We have a joke around my house that whenever we have something to put away, and it doesn’t have an assigned place – we obviously need another basket! I use them all the time for organizing mail, magazines, art supplies and kitchen items – grocery or otherwise.
Throughout time, basketry has been used for many purposes besides storage: sandals, sleeping mats, huts, winnowing, catching fish, windbreaks, animal pens, hoppers for seed-sowing, animal harnesses, wine straining – even in building and boat-building. Romans had wicker shields, and basketry shell cases were used in WWII.
Basketry is an ancient craft (8,000-6,000 BCE) – pre-dating pottery or stone carving. Few actual examples exist because baskets are made of biodegradable materials. The earliest evidence we have found of basketry is pottery shards, dated before 8,000 BCE, found in Gambols Cave, Kenya. These pottery shards have impressions of basketwork on their surface. The earliest actual example of basketry was in Danger Cave in Utah, where parts of twined baskets and sandals, circa 7000 BCE, were found. (I found this historical information in a really good book: The Complete Book of Baskets and Basketry by Dorothy Wright.)
While basketry has traditionally been used for functional purposes, it is also a form of art or fine craft. Even if you don’t want to learn to weave baskets, learning a bit about the different techniques and materials can help you to appreciate both collectible and new baskets.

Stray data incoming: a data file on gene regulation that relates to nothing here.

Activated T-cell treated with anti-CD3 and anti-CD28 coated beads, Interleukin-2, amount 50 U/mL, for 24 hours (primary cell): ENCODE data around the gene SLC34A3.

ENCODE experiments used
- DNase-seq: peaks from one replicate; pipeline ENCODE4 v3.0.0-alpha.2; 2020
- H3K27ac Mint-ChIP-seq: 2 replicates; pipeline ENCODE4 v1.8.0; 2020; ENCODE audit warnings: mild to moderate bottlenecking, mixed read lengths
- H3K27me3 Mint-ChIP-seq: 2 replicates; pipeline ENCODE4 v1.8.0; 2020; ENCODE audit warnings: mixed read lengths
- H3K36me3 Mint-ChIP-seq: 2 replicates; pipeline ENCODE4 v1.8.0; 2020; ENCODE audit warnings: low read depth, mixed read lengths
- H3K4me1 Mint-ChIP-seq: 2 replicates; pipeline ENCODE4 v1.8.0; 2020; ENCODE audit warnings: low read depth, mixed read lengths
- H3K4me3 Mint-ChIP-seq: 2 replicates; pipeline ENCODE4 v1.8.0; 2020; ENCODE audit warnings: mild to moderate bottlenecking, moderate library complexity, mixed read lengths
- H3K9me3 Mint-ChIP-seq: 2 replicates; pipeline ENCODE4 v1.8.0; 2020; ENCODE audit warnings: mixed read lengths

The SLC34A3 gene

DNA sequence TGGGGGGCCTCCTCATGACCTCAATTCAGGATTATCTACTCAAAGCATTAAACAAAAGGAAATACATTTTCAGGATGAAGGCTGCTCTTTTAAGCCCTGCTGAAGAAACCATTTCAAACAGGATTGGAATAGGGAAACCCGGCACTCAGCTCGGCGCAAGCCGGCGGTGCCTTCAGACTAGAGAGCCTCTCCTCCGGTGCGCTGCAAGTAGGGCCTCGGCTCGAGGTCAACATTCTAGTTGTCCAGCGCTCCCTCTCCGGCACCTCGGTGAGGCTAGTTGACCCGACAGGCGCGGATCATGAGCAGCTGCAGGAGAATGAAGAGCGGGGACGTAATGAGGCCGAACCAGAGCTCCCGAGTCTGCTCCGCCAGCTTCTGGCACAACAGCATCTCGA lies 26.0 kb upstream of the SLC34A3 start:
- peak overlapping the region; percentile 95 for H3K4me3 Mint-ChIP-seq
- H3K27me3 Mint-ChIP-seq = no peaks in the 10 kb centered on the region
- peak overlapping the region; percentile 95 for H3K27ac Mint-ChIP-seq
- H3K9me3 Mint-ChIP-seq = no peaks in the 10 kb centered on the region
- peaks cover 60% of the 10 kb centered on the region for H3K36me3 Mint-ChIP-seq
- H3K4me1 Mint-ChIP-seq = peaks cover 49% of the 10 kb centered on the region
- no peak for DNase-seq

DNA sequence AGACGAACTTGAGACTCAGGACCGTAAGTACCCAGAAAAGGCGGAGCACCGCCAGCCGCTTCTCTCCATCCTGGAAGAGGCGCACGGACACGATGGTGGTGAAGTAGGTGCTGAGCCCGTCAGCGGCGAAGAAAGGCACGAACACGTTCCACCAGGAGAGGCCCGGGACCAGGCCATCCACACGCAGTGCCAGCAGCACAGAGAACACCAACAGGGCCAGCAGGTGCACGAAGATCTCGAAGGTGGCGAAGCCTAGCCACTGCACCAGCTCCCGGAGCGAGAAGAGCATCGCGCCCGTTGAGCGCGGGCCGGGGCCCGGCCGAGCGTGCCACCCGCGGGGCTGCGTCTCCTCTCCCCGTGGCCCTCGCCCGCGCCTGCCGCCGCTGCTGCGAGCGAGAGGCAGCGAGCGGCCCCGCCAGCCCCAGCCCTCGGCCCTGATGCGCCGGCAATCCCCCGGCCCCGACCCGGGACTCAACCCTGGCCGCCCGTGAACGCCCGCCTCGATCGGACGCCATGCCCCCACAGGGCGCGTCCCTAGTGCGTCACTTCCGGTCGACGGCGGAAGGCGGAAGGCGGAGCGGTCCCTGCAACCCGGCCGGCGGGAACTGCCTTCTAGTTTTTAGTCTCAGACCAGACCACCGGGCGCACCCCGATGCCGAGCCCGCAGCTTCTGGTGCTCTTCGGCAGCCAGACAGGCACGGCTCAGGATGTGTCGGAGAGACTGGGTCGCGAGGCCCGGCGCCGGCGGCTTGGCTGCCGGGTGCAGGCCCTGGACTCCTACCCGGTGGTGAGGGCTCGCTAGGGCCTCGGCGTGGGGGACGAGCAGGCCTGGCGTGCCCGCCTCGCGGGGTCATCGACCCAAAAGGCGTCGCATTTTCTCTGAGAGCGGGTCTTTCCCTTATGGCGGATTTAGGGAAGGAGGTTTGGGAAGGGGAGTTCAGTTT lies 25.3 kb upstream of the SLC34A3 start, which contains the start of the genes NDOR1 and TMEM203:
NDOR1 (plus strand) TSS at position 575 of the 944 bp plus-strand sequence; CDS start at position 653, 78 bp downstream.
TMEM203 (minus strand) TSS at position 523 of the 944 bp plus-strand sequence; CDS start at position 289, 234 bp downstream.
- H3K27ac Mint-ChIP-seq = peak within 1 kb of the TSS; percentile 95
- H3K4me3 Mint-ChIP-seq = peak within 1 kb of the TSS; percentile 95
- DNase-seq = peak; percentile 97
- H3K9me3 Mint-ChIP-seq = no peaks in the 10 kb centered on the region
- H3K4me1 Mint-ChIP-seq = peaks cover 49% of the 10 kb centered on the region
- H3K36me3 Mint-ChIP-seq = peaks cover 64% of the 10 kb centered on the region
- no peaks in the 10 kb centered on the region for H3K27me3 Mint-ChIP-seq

There seem to be as many techniques for weaving baskets as there are uses for them! Whether you use traditional basketry materials and techniques – or you choose to experiment with nontraditional materials (such as fabric or recycled materials) and new techniques (such as using a zigzag sewing machine), basket-making is a great hobby.
The library will be offering two Coiled Basketry Workshops at local community centers in September:
Learn the technique to make coiled baskets using yarn and/or fabric strips. Create a coaster or small basket while you learn! Materials are included, and the workshops are free.
- Crestview Community Center on Wednesday, 9/7, from 1-2:30 PM. Call 251-2960 to register.
- Shawnee North Community Center on Thursday, 9/29, from 9-10:30 AM. Call 286-0676 to register.
The library also has some really good books about basketry – whether you are interested in learning to weave baskets or you want to learn about the history and culture of basketry. I especially enjoy the books that teach you how to gather and prepare your own natural materials! I put together a list of Basketry books in our collection along with my notes about them.
When trying something new, it’s always helpful to have someone with more experience who you can consult. The Sunflower Basket Weaving Guild is a group of Northeast Kansas basket weavers that meet monthly to work on projects, try new techniques and learn from each other. New members are welcome! There are annual dues, but you can visit first to decide whether this is for you before you join. They meet on the 3rd Saturday of each month (except December) at the Senior Center in Lawrence, Kansas. For more information email email@example.com.